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Thursday, April 16, 2015


Alaska’s Kenaitze tribe recently held a candlelight vigil to raise awareness about sexual assault and domestic violence. (Photo-Shady Grove Oliver)

Indigenous group cites education and jobs to improve quality of life

Alaska tribe holds vigil to raise awareness about sexual assault

Bill prohibiting Indian mascots in schools passes Colorado House

Eight tribes and colleges to receive NAGPRA awards

In The News

Keeping Tradition Alive

Story by:  Brandon Thoms and Kim Swisher
Mole Lake Band of Lake Superior Chippewa Indians Tribal Communications Office

Keeping a close eye on the boiling sap, George Van Zile reflects upon the tradition he helps to keep alive for another generation. “My great-grandfather used to do it a long time ago when I was a kid. He used the old tin-cans and cooked it on rocks,” says Van Zile. “His name was Ike George, he was a Forest County Potawatomi Tribal Member,” continues Van Zile, who himself is a Mole Lake Tribal Member. “He used to have the rock piles (fire pit) in a U-shape and old cast-iron metal pots,” he recollects.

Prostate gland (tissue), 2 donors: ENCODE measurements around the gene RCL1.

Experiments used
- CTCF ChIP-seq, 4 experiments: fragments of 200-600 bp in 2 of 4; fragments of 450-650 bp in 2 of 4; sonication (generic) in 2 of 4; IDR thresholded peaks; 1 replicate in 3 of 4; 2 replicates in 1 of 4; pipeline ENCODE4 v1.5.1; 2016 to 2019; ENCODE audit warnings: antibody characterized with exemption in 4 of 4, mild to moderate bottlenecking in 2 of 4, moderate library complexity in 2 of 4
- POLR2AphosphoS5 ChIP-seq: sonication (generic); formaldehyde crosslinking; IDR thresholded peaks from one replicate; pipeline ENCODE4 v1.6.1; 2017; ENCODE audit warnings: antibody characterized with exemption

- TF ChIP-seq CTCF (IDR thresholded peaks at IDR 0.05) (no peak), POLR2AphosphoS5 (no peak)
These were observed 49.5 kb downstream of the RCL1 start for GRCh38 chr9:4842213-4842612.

Accompanied by friend Ben Dewing, Van Zile tends to the sugar camp he has constructed across the road from his house east of Laona, Wisconsin. “Ben’s family has been doing this since they landed and got off the Mayflower,” says Van Zile through some light-hearted Indian humor and a laugh. “I have family out east that is also doing it.  They have a business they run, probably a couple thousand trees,” adds Dewing.

Although Van Zile’s camp is a little more modest, perhaps 130 trees tapped in total, his is much bigger in the sense that his ancestors used the forests of Michigan and Wisconsin from right around the beginning of time until now. Living in two worlds is a constant struggle of modern-day Native Americans, but Van Zile performs an ongoing balancing act, with the help of the Sokaogon Community. “I work at the Housing Authority in Mole Lake and the Tribe gives us cultural days – which is nice because you can come home and do this.  When the sap runs, you have to be there. I really appreciate that they let us do this,” he adds.

Van Zile has tapped trees since he was a child, and now passes the tradition down to his own children. “My kids get to come out every day after school. The two oldest collect the bags,” he says.  

The art of making maple syrup and maple sugar is one of patience and perseverance, and requires a keen understanding of nature. For the Sokaogon Chippewa Community, the tradition is alive and well. Van Zile enjoys what he does and says he wants to share his knowledge. “This camp is open to any Mole Lake youth who may want to learn how to do this.”